A little excitement and it might just be a presidential year

Now that Texas might be of significance in, at least, the Democratic race for presidential nominee, I seem to have lost interest. I don’t know why that is. Maybe I have finally overdosed on the incessant 24/7 “horse-race” coverage everywhere in the media world. God knows there are mornings after I am awake and am watching CNN that I crave for a good old scandal or world crisis or whatever. Unfortunately, when news rises to such a level it usually has to do with dead people and, after years of chasing car wrecks to fill an ever-hungry news hole, I am not really up for that first thing in the mornings much anymore.

Jack Shafer, whose Slate media critiques are more reliably than others of his ilk on the mark, recently acknowledged the depth of campaign coverage can be overwhelming with what I thought was a very on-point analogy:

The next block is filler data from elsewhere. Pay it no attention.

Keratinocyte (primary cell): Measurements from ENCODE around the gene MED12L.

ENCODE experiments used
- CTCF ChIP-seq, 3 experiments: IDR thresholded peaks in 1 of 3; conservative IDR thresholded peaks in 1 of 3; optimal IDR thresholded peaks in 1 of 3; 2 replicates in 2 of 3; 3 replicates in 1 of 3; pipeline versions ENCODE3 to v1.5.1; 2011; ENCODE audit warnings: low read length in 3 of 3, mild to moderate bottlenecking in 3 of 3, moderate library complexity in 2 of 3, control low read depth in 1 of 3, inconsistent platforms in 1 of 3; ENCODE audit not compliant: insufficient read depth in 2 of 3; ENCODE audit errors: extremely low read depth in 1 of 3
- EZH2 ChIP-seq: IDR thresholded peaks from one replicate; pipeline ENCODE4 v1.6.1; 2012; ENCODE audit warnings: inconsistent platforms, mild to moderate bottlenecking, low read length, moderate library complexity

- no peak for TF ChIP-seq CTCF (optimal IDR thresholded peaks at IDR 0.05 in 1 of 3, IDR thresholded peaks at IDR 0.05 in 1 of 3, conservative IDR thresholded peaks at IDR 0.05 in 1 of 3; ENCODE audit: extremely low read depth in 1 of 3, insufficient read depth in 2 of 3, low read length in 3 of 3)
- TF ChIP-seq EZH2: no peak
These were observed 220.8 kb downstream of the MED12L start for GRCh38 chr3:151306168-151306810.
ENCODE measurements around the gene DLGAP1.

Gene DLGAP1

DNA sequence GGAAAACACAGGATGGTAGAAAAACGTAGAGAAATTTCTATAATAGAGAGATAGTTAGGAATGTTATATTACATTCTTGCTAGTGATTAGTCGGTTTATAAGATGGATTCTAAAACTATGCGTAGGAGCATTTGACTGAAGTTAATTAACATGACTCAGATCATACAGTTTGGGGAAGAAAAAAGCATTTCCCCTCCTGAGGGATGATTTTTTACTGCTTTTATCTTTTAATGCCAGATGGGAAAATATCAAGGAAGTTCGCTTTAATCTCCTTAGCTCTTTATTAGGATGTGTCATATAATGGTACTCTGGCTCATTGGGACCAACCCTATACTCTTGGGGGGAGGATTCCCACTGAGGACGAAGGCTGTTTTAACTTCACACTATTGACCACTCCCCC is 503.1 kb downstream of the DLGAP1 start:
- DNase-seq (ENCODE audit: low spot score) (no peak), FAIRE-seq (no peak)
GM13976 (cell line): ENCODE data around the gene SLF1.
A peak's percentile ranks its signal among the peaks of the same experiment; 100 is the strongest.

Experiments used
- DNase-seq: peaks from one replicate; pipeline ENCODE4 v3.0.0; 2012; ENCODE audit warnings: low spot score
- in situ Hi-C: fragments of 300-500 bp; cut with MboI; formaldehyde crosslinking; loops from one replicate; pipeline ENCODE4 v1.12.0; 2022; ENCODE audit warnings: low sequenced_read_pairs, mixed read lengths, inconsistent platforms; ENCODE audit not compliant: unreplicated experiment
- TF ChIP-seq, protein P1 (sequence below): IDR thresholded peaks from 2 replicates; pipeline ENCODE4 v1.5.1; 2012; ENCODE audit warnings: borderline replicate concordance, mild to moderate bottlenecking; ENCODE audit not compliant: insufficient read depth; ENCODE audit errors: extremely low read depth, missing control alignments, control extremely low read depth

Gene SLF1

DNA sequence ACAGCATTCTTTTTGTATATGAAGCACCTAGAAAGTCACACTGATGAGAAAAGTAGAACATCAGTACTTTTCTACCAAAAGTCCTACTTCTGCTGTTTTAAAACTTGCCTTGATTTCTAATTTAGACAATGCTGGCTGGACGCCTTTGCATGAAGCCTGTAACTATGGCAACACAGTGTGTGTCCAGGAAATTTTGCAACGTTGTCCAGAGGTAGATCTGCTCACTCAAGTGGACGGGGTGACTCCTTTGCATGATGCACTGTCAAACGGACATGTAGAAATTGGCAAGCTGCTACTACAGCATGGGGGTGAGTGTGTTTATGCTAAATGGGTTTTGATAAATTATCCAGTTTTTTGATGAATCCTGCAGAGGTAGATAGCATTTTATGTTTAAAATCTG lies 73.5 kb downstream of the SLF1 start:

“Even political news gluttons must feel as staggered by the surfeit of coverage this campaign season, as did the proverbial Soviet √©migr√© the first time he wheeled a shopping cart into a 1960s Safeway. The big difference is that today’s news supermarket is a 24-hour Wal-Mart with miles of aisles instead of a few manageable choices.”

Da.

Despite such surplus of campaign news and analysis, Shafer goes on to say, the media (large “M”) are actually doing well what it ideally should be doing in a society such as ours. That would be, simply put, giving the public information which may help them make some semblance of an educated opinion before drawing the curtains and pulling the lever. It is up to the public, of course, whether the lever is one on a voting machine or on a one-armed bandit although sometimes it can be hard to tell the difference.

So perhaps by the time the March 4 primary rolls around in my beloved Lone Star State I will have self-generated a little more excitement about the election once again. If I still have a deficit of enthusiasm by that time, it certainly won’t be because I didn’t have a chance to give the candidates a careful going-over.

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